A Marvel girl's descent into Gotham

The X-Men were the superheroic companions of my adolescence. Maybe I was drawn to the easy comparison of ostracizing mutations and awkward teenage years, the convoluted plotlines, the endless array of oddball powers and the candy-colored costumes.

My encounters with Batman were limited. I was only exposed to the cartoons, the recent Christopher Nolan trilogy and the nippletastic campfest starring George Clooney. (That film holds a special place in my heart — I'm sure it was as terrible as everyone says, but all I can remember is wanting to be Poison Ivy or Batgirl when I grew up.)

Now, with the help of my Batman-obsessed friend, I'm diving into the source material. I have a print primer on the life and times of Bruce Wayne, starting with Frank Miller and David Mazzucchelli's Batman: Year One.

I read the 1986 classic with no expectations or spoilers — rare for naughty little me. And I was surprised by how this was much more of a Jim Gordon origin story than a Batman one.

The shocking takeaway? Batman is pretty tough, but I'd rather run into him in a dark alley while committing a crime than Gordon. Here's a sample of Gordon's inner monologue during shooting practice:
"If that were a man, the wad would shatter his spine and he'd feel his legs go dead even as his heart explodes. ... The wad would leave a neat, round hole and I'd see the horror in his eyes as it pushed half his brain through the back of his skull. I hate the gun. I hate my job. I keep practicing."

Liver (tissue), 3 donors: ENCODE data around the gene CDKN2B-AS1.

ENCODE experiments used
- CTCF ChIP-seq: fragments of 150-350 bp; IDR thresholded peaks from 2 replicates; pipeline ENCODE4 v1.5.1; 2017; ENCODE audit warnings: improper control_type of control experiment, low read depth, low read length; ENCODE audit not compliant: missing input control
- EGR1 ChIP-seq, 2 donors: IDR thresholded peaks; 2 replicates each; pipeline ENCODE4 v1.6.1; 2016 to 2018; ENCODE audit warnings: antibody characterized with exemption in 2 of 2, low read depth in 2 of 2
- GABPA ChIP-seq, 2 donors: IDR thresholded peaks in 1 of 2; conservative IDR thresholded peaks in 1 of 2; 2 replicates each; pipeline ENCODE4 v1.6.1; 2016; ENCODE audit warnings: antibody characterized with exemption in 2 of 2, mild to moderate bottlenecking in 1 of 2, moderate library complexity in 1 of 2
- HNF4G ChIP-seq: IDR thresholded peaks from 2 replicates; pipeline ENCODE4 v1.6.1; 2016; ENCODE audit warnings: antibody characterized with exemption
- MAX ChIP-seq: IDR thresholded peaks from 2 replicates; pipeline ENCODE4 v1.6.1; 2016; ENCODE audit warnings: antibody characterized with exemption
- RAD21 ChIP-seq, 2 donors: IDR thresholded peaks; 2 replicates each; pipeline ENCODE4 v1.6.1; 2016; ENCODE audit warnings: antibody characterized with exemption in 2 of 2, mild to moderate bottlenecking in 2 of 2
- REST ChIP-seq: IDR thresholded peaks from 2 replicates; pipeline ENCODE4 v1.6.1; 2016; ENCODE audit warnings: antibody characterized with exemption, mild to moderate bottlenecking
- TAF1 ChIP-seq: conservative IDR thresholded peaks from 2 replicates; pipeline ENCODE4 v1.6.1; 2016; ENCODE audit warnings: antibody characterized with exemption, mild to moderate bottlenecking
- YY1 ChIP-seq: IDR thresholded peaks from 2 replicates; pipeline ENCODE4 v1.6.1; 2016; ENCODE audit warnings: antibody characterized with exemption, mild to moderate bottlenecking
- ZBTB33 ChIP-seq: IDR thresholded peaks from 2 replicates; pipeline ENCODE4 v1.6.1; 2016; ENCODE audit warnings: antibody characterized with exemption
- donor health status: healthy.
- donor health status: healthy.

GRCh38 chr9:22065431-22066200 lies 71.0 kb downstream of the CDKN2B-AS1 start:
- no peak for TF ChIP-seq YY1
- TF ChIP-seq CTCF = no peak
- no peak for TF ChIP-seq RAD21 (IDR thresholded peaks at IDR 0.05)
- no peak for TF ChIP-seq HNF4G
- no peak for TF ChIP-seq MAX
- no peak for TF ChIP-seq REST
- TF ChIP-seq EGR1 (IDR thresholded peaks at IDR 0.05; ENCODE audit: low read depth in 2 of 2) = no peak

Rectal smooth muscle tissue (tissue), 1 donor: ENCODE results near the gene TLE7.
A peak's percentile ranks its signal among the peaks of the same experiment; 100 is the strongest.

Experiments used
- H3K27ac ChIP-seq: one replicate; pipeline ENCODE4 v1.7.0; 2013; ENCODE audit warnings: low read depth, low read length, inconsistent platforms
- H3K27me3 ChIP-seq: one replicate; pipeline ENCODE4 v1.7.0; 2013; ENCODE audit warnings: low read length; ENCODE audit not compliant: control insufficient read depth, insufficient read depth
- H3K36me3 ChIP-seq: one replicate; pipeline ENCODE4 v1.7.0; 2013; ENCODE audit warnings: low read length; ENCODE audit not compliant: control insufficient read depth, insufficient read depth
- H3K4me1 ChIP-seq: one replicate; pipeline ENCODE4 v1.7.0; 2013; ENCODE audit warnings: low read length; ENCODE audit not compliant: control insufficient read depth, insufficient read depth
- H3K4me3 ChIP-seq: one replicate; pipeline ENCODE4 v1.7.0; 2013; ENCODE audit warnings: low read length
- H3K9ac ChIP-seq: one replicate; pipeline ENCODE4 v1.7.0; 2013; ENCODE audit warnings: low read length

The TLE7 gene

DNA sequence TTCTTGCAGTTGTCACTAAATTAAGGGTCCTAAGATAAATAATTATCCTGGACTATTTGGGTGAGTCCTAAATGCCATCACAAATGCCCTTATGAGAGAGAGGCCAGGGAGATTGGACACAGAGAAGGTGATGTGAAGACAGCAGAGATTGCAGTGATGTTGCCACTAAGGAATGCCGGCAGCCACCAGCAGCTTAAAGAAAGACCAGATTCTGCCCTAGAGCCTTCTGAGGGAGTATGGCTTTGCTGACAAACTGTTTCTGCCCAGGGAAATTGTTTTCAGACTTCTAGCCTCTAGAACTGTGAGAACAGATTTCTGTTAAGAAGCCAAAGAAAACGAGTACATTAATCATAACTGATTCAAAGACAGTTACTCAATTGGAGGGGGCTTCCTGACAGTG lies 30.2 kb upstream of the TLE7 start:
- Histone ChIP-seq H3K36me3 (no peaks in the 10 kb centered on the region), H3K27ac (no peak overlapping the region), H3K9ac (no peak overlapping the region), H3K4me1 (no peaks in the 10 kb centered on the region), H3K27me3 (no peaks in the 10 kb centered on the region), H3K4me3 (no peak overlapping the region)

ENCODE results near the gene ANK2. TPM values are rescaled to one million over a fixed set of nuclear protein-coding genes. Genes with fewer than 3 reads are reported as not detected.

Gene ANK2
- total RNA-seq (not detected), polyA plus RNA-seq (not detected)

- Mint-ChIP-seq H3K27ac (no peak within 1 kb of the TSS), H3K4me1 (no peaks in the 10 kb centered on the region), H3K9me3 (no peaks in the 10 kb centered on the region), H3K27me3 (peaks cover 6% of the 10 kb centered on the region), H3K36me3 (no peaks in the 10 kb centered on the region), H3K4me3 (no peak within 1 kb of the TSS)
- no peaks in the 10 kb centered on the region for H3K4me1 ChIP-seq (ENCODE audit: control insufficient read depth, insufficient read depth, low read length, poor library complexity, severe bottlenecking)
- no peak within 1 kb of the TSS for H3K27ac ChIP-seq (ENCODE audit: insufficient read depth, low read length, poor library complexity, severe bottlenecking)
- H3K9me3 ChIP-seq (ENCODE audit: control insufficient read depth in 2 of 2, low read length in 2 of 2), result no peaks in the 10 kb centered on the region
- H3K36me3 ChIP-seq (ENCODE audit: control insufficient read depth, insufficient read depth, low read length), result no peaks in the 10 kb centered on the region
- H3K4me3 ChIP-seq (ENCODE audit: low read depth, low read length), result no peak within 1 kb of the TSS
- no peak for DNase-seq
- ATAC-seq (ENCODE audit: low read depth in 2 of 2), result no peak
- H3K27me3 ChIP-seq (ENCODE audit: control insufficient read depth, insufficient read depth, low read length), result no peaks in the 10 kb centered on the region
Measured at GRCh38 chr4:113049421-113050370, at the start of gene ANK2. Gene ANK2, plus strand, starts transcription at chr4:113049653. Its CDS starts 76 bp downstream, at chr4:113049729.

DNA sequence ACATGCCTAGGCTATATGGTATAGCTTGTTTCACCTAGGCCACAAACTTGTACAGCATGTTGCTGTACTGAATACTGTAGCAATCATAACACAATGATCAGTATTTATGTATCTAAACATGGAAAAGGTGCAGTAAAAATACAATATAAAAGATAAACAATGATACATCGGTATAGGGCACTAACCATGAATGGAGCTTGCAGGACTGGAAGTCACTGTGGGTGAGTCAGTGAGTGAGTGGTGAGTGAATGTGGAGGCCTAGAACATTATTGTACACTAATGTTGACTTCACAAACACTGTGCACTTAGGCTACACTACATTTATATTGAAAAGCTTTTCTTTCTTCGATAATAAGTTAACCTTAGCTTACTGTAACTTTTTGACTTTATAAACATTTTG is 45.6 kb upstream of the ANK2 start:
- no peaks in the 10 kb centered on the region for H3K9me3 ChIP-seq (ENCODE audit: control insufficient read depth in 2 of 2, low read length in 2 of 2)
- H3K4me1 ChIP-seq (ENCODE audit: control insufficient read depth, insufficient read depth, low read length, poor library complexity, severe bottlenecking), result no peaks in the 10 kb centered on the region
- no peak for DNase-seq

Yikes! With the chilling narration from Gordon of the revolting, miserable city where cops are more evil than the criminals, Batman becomes a bit player in his own story. That's not to say you don't see him, but I was less interested in the man empowered by a sense of duty and his flashy toys, and more fascinated by the depressed do-gooder and his burden.

Catwoman is reimagined as a jaded prostitute. Bruce Wayne keeps in shape by kicking tree trunks to kingdom come. A snarky Alfred quips his way through humoring his boss during his pet project. Superman is a pop culture punchline. There's even a love story thrown in, though not one you'd expect.

After reading this, the influence it had on Nolan's Batman Begins is obvious. This is a great book for a filmmaker to be inspired by, with its multilayered story and artwork that's elegant because it looks gritty and is painted in a somber palette. And the pages where Batman escapes from a SWAT crew in a cloud of bats were cinematic.

Batman will return for me in Jeph Loeb and Tim Sale's The Long Halloween. Keep the Bat-signal lit.

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